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Leslie Greengard

U.S. physician, mathematician and academic
The basics
About
Occupation Mathematician
Country United States of America
Date of birth London, Greater London, England, United Kingdom
Awards Presidential Young Investigator Award
Education Wesleyan University
Authority ISNI id VIAF id Library of congress id
The details
Biography

Dr. Leslie F. Greengard is an American mathematician, physicist and computer scientist. He is co-inventor of the fast multipole method (FMM) in 1987, recognized as one of the top-ten algorithms of the 20th century.

Short biography

Leslie Greengard was born in London, England, but grew up in the United States: in New York City, Boston, and New Haven. He holds a B.A. in mathematics from Wesleyan University (1979), an M.D. from the Yale School of Medicine (1987), and a Ph.D. in computer science from Yale University (1987).

Greengard has been the director of the Courant Institute of Mathematical Sciences, an independent division of the New York University (NYU) and is currently a professor of mathematics and computer science at Courant. He is also a professor at New York University Tandon School of Engineering and the director of the Simons Center for Data Analysis.

He is the son of Paul Greengard and the nephew of actress Irene Kane, later known as Chris Chase, a writer and journalist.

Awards and honors

  • 2016, fellow of the American Academy of Arts and Sciences
  • 2014, Von Neumann Lecture, Society for Industrial and Applied Mathematics
  • 2011, Wilbur Cross Medal
  • 2010, Plenary Speaker, SIAM Annual Meeting
  • 2010, "National Security Science and Engineering Faculty Fellowship", from the U.S. Department of Defense (DoD)
  • 2006, elected to the U.S. National Academy of Engineering
  • 2006, elected to the U.S. National Academy of Sciences
  • 2005, Plenary Speaker, 2nd National Congress on Applied and Industrial Mathematics (France)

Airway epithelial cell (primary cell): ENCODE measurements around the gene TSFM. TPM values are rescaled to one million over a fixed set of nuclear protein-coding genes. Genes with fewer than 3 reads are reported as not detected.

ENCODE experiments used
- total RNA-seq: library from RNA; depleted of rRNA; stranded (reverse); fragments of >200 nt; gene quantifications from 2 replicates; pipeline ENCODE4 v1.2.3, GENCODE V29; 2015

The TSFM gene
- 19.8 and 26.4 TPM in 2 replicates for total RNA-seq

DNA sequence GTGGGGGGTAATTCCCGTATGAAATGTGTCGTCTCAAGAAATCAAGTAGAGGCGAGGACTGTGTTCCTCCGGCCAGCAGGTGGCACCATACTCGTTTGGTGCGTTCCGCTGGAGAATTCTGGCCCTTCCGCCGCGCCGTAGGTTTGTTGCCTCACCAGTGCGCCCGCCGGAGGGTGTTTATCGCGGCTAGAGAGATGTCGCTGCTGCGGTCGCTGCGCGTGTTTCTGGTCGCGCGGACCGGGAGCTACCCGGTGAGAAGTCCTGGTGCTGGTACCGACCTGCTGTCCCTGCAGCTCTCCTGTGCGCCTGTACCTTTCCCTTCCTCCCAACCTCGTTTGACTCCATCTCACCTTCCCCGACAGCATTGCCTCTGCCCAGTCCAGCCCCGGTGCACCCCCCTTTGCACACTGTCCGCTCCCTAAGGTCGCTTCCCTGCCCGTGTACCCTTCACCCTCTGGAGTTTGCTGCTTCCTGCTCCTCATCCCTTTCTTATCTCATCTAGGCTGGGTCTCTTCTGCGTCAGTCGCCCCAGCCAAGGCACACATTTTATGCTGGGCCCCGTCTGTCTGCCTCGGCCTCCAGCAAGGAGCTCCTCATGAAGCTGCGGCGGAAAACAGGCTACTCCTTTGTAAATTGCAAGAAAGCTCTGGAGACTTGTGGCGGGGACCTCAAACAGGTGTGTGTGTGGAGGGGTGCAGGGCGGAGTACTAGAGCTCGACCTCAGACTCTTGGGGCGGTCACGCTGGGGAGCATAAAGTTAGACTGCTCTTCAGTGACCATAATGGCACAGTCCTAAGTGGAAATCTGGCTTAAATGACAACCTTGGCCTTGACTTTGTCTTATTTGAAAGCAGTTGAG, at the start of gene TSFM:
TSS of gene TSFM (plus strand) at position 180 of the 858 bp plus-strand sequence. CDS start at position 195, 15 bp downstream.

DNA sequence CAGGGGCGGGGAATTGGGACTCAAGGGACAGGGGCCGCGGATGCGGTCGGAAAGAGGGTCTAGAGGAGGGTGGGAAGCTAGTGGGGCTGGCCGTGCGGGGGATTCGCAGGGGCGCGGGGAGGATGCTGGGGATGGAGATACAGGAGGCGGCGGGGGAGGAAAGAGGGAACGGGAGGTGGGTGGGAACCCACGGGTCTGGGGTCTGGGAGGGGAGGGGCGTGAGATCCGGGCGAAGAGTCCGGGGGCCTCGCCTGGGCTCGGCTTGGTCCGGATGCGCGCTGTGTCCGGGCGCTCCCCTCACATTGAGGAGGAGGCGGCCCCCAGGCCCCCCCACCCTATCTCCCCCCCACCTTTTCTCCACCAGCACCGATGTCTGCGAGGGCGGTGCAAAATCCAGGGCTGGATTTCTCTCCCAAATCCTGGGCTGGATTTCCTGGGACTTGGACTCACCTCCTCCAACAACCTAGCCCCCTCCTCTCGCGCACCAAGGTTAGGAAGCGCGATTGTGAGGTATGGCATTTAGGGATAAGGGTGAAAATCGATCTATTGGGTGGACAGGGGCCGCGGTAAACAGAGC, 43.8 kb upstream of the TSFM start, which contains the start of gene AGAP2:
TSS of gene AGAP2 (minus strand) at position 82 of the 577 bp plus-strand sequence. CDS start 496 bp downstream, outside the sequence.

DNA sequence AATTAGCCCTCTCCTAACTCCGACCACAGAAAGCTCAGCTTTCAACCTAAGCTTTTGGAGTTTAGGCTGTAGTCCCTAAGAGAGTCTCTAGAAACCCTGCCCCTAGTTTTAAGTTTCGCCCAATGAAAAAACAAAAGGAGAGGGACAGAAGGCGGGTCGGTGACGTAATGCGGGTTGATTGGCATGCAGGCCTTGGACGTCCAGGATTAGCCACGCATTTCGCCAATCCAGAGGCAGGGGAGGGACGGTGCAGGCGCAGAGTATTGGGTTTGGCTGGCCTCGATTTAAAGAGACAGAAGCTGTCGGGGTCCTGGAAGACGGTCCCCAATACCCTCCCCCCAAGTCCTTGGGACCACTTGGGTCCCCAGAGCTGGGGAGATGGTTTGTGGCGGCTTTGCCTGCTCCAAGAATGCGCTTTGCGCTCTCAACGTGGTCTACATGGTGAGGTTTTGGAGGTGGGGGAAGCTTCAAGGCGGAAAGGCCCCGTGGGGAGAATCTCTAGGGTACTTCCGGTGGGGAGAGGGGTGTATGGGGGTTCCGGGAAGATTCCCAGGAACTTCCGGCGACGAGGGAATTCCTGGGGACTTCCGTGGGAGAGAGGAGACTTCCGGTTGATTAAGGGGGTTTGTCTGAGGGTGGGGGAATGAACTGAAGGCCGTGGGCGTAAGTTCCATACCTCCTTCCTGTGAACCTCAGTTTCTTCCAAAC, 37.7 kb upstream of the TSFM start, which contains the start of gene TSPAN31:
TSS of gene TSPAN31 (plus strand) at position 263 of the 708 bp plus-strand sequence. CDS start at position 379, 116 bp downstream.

• 2004, "Margaret and Herman Sokol Faculty Award in the Sciences" from the New York University
  • 2001, Leroy P. Steele Prize for Seminal Contribution to Research from the American Mathematical Society (together with Vladimir Rokhlin), for their paper describing a new algorithm: the fast multipole method (FMM)
  • 2000, Plenary Speaker, SIAM Conference on Computational Science & Engineering
  • 1999, Plenary Speaker, International Congress on Industrial and Applied Mathematics
  • 1998, Invited Speaker, International Congress of Mathematicians
  • 1990, "Fellowship for Science and Engineering" from the Packard Foundation
  • 1990, Presidential Young Investigator Award from the National Science Foundation
  • 1987–1989, "Mathematical Sciences Postdoctoral Research Fellowship" from the National Science Foundation
  • 1987, Council of Graduate Schools/University Microfilms International Distinguished Dissertation Award, for his PhD. dissertation "The Rapid Evaluation of Potential Fields in Particle Systems"
  • 1987, "Doctoral Dissertation Award", Series Winner from the Association for Computing Machinery
  • 1987, Sandoz Thesis Award from the Yale School of Medicine
  • 1979–1986, Public Health Service – National Research Service Award Medical Scientist Training Program
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